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Child prison & death in a blaze: Mother commits suicide after kids she kept in lockup for 10 years escape

Child prison & death in a blaze: Mother commits suicide after kids she kept in lockup for 10 years escape
No school, no IDs and constant CCTV surveillance. Three kids remained in lockup for a decade, as their mom tried to protect them from the ‘cruel world.’ No one in town knew what was happening behind the fence of a private home.

A week ago, a phone rang at the police station in the town of Ust-Katav in the industrial Chelyabinsk Region of Russia's Urals. A panicked woman was calling, claiming that her three children – two girls aged 20 and 11, and 15-year-old-boy – had been kidnapped.

The police acted fast and found the trio just a few hours later, but they decided against returning them to their home, as the story the kids told stunned even the experienced operatives. The children revealed that there had been no abduction and that they themselves had escaped from their mother, who kept them locked up for a whopping 10 years. They did nothing wrong, but were basically forced to serve a prison term that could be handed down for murder in Russia.

When social workers contacted their mother, Dina Azizova, she reportedly rebuffed them by shouting: "If you want to put me in prison, you're free to do so, but I only wanted the best for my children."

What happened the next morning was another shock for the small town, as the woman set fire to the hut where she had kept her children, and took her own life. Her body was later discovered by firefighters who were called to the scene by neighbors.

The blaze went out by itself, leaving the house mostly intact, allowing for a glimpse into the daily lives of the three inmates. The conditions they had to endure were miserable. Photos revealed that they were held in a small, dark and dirty room with bare wooden walls. The hut was littered and furnished with old, broken sofas and cupboards. An outdated TV set, which was connected to a DVD player, seemed to be the only entertainment available to the children.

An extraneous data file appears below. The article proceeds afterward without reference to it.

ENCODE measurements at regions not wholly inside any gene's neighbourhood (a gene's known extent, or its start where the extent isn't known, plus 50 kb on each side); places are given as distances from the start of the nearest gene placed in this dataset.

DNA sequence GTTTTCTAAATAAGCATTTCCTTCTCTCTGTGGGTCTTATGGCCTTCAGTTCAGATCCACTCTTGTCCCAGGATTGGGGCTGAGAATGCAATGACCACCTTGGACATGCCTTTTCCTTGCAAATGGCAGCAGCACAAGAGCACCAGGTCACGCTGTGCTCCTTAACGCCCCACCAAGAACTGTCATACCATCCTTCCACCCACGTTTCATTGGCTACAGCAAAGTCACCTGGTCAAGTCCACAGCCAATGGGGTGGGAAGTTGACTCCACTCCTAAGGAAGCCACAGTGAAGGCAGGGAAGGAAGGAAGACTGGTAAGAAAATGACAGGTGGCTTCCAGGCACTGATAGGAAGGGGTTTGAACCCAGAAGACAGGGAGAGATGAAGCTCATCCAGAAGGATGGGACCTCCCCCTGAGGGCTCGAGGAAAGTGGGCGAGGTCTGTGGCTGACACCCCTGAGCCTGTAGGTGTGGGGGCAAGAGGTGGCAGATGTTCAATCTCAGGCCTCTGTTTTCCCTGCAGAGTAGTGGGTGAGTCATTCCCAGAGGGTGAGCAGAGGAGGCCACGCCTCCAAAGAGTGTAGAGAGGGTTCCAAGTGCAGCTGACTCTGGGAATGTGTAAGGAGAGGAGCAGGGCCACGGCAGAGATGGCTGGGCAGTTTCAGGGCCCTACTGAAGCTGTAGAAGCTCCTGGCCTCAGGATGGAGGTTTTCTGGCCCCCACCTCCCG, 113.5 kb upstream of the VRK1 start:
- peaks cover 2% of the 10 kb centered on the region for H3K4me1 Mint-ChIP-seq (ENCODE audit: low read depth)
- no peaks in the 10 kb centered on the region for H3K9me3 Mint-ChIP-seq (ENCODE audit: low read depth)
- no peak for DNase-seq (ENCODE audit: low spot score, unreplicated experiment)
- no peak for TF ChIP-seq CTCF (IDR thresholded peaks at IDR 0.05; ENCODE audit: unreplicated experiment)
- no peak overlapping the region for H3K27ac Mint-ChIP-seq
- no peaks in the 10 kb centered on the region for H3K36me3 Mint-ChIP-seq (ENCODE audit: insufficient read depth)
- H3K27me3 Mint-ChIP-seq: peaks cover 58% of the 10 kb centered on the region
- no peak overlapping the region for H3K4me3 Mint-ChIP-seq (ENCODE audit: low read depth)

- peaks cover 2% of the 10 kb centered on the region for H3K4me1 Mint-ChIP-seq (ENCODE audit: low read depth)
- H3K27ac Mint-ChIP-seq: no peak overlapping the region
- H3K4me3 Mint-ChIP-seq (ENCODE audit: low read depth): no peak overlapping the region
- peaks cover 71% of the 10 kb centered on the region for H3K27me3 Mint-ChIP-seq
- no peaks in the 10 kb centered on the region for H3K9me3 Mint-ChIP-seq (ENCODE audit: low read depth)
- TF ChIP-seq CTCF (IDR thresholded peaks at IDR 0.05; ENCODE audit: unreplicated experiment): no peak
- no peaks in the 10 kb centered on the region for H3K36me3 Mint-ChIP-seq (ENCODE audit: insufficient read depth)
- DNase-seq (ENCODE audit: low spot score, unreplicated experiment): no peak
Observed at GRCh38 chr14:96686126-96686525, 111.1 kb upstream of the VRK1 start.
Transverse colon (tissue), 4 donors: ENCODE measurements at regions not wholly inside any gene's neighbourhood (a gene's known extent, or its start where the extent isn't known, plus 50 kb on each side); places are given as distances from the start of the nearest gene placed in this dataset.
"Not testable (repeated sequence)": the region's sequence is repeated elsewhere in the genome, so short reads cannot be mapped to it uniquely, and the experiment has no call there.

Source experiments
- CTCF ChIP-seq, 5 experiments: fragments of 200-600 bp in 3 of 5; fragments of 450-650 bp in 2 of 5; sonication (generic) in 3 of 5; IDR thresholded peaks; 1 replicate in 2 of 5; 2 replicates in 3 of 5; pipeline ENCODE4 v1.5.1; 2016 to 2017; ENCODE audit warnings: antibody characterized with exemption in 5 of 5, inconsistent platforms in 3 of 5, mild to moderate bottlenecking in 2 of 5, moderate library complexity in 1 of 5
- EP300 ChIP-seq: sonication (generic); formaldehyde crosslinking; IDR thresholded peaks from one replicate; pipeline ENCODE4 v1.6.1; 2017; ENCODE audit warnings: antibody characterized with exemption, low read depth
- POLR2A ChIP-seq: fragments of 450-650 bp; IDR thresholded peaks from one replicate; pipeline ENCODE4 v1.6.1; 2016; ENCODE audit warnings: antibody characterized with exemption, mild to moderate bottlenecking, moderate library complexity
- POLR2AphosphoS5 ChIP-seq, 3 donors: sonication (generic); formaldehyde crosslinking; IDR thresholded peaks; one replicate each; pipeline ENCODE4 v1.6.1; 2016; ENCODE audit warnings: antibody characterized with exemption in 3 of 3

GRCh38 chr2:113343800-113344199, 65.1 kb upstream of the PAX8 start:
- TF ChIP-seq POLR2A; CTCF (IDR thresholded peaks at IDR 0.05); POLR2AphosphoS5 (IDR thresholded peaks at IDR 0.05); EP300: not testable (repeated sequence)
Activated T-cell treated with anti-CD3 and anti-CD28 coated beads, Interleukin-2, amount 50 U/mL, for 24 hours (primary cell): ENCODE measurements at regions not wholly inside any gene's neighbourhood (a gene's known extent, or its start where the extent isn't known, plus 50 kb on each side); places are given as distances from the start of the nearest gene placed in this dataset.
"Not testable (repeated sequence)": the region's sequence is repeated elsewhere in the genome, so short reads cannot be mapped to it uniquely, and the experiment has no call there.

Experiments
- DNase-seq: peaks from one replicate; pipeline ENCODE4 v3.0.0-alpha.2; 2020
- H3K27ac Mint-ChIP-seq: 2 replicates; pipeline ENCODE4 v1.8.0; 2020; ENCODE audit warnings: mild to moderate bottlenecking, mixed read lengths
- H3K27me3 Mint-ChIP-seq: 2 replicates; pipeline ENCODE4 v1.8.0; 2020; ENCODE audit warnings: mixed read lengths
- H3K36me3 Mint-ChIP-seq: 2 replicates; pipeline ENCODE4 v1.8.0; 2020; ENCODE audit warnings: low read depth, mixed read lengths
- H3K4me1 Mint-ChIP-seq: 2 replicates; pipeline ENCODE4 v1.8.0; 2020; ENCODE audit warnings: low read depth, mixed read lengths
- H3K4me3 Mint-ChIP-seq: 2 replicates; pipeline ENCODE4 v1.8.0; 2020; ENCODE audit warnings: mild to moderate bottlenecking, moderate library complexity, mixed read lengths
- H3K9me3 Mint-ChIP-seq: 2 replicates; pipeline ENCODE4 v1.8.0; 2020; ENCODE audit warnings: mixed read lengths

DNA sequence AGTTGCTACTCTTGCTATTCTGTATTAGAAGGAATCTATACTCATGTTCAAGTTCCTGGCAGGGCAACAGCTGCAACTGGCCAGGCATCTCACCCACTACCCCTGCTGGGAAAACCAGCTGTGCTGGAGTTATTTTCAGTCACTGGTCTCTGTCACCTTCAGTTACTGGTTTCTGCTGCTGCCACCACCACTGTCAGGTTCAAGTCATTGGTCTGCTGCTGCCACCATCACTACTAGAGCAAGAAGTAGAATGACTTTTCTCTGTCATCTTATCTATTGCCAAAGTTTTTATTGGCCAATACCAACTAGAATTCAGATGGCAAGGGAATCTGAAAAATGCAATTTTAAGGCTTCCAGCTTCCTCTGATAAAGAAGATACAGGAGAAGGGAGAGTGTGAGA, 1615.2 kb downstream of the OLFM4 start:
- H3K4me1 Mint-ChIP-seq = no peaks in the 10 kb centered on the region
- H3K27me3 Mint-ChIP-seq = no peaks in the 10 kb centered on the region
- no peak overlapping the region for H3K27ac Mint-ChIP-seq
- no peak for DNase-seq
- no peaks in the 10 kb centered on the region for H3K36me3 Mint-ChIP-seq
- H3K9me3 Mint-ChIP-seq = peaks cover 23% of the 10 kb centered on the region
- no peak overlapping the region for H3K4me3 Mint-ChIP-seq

A video by a Russian broadcaster showed the exterior of the house and the aftermath of the blaze at the ‘child prison.’

The runaways told a social worker that their mother had strictly forbidden them from leaving their home, which was located in a quiet spot on the outskirts of town, surrounded by a tall fence. The woman put CCTV cameras on the perimeter, as well as inside the house, in order to keep a constant eye on her children. The yard was also guarded by a huge dog.

Internet access and any contact with the outside world was banned. The eldest sister, Darina, owned a smartphone, but it was a little consolation, since she could only use it under her mom's supervision.

While Dina confined her children in these desolate surroundings, she did provide them with food, clothing and other necessities. She was actually well known in town as a skillful tailor and made her living out of it. But the 55-year-old never invited her clients into her home.